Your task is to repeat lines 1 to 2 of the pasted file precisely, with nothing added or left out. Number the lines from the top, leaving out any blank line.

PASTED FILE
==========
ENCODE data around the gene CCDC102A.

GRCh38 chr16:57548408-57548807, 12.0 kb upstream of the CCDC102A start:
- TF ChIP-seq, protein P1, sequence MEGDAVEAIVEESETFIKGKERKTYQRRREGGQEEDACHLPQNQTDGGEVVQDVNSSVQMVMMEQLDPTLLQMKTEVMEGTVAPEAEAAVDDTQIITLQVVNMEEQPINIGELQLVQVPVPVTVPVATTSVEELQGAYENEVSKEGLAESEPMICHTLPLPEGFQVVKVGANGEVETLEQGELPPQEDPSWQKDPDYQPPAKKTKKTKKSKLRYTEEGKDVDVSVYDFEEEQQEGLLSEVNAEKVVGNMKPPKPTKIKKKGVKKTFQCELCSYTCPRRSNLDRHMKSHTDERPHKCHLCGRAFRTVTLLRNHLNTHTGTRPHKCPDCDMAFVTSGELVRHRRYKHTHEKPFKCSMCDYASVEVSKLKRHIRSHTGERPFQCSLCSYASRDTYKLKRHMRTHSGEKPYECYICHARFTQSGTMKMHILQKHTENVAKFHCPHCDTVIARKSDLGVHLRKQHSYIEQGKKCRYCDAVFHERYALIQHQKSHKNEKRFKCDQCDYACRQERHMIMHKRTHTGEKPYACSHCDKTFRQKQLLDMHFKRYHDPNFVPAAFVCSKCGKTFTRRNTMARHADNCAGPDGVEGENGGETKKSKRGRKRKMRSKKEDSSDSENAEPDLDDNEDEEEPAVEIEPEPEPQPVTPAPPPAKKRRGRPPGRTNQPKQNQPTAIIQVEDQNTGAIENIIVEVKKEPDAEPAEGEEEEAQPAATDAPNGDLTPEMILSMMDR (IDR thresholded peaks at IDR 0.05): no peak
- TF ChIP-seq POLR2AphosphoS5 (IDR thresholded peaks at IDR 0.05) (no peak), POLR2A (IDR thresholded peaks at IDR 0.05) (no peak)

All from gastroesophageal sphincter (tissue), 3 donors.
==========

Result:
ENCODE data around the gene CCDC102A.

GRCh38 chr16:57548408-57548807, 12.0 kb upstream of the CCDC102A start: